Cricket has a reputation for being a posh sport...we're not like that at all, we're very inclusive and cricket is widespread in Bolton...it's just everyday people who do every job under the sun Lesley Cryer
Project supported by MCC Lord's and University of Glamorgan

Marylebone Cricket Club, Lord's Cricket Ground, St John's Wood, London, NW8 8QN | Project enquiries: Neil Robinson | 020 7616 8559

Digital Stories - An Introduction

A Digital Story is a short, first person video-narrative created by combining recorded voice, still and moving images, and music or other sounds.

(Definition from the Centre for Digital Storytelling)
 

'Digital Stories' are relatively new, but are really easy to make and a great way of expressing yourselves and your clubs. Here, you will find all you need to know about making digital stories to upload to Taking the Field. Don't be put off by the 'digital' label - all this technology is really easy to use.

Digital Stories

Digital Storytelling started in the 1990s in the US. The Centre for Digital Storytelling (CDS) is a non-profit organisation that promotes and creates digital stories. They were the pioneers of the format. In the UK, Digital Stories made their first impact when photographer and academic Daniel Meadows teamed up with the BBC to create a major Digital Storytelling project CaptureWales. Those fellow Welshies of you (Croeso i TTF!) may remember watching the digital stories on BBC 2W, back when BBC 2W was on the air. Digital Storytelling is now a worldwide phenomenon.

The appeal of Digital Storytelling is that anyone can do it - you don't need great technical knowledge to tell your story. We all tell stories throughout our lives, they're part of how we understand our world. At TTF, we want you to tell your stories around your cricket clubs, but theres no need to stop there...

As well as our Stories here at TTF, the CaptureWales website has a collection of hundreds. Click here to view their stories and get some inspiration!

Methods

On this site, I'll give you instructions on two different methods to make your Digital Stories. Whichever way you decide, there are some key things to remember:

  • The important element in any Digital Story is the story itself and your voice. This is not the medium for a detailed portrayal of the history of your club - but a short, emotional and personal reflection on one aspect or event
  • Cricket is such a dramatic sport, and from my time at TTF I can clearly see how much everyone cares about their clubs. Digital Stories are best when they convey this drama or emotion, so keep that in! Tell us stories about the great moments, the funny moments, the performances you were proud of - on and off the pitch - and be as honest and open as you can
  • Don't use your 'telephone voice'! This is the chance for you to express yourselves so be as natural as possible
  • Keep the technical stuff around your stories simple to start with. Here at TTF, we're not aiming to win Baftas for our editing prowess or fancy special effects. However, the technology is available to make your stories pretty high quality if you keep them simple and concentrate on the story itself. That's what we care about.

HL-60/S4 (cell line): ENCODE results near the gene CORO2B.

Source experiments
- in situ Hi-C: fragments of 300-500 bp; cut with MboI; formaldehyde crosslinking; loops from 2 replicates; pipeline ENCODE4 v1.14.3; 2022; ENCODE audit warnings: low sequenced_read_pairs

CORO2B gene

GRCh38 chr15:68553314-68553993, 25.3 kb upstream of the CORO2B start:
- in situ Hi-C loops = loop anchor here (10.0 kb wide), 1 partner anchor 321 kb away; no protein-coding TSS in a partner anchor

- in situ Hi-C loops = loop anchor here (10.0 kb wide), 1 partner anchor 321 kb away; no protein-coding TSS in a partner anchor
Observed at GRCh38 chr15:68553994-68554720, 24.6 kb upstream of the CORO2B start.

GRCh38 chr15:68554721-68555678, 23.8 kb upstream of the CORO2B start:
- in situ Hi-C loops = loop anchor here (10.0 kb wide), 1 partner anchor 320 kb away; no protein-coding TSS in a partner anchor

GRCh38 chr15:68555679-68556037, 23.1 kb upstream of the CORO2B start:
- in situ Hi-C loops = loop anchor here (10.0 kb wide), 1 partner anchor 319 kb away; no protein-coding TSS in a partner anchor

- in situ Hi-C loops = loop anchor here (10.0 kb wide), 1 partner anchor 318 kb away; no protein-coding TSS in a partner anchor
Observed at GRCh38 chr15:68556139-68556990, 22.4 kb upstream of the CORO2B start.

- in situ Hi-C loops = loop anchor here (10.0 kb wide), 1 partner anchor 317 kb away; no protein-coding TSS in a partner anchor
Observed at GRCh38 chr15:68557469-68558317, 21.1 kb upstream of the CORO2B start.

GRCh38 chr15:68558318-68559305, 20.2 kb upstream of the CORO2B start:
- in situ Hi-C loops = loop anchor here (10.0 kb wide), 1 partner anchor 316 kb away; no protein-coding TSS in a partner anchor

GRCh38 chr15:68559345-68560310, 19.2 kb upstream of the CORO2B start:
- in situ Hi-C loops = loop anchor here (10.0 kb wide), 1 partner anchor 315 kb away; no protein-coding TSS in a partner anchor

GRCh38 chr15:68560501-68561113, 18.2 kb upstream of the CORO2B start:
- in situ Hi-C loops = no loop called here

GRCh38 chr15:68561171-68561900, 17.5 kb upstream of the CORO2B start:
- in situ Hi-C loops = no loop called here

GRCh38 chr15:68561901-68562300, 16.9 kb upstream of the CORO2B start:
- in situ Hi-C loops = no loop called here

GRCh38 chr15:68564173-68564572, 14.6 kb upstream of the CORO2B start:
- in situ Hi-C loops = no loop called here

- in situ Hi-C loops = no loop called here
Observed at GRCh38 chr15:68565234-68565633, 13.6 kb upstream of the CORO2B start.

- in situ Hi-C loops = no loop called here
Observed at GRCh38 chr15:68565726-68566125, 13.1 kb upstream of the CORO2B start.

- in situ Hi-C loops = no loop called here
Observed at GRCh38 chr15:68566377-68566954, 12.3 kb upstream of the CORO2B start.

The two methods vary slightly. The first method tells you how to make a 'classic' digital story following the CaptureWales method - this involves recording a prepared speech and building your photographs around that. The second 'TTF adapted' method is to create this narrative from snippets of oral history interviews, sometimes using more than one voice.

It is considerably easier to make Digital Stories using the first method, and in doing so you can make them pretty high quality. Some people, however, feel that the stories can sound rehearsed, and so prefer to use snippets taken from interviews. At TTF, we use a mixture of the two.

I would suggest that you start by using the simpler, CaptureWales method - perhaps using oral history interviews (or discussions over a pint!) as your inspiration. As you get more comfortable with the medium and the technology, then move on to the second method if you want to.

Either way, these rules should always be followed:

  • Digital Stories should ideally be 2-3 minutes long. DO NOT MAKE THEM LONGER THAN 4 MINUTES! They really lose their impact if they're too long.
  • THE VOICE, OR STORY, IS THE MOST IMPORTANT ELEMENT. Take some considerable time thinking about what you want your story to say, and if you're using a script, the words you use.
  • BUILD THE PICTURES AROUND THE NARRATIVE. By all means use pictures as an inspiration for your story, but record/create the audio track first and then put in the pictures around the voice.
  • MAKE SURE THAT YOU HAVE PERMISSION TO USE ANY AUDIO OR IMAGES. This applies to film, pictures, voices and music. Most commerical music will be in copyright so steer clear of that. Remember your release forms for your audio tracks and always get permission to use photographs or videos.

Making Digital Stories is really fun - I hope you all have a fantastic time doing so!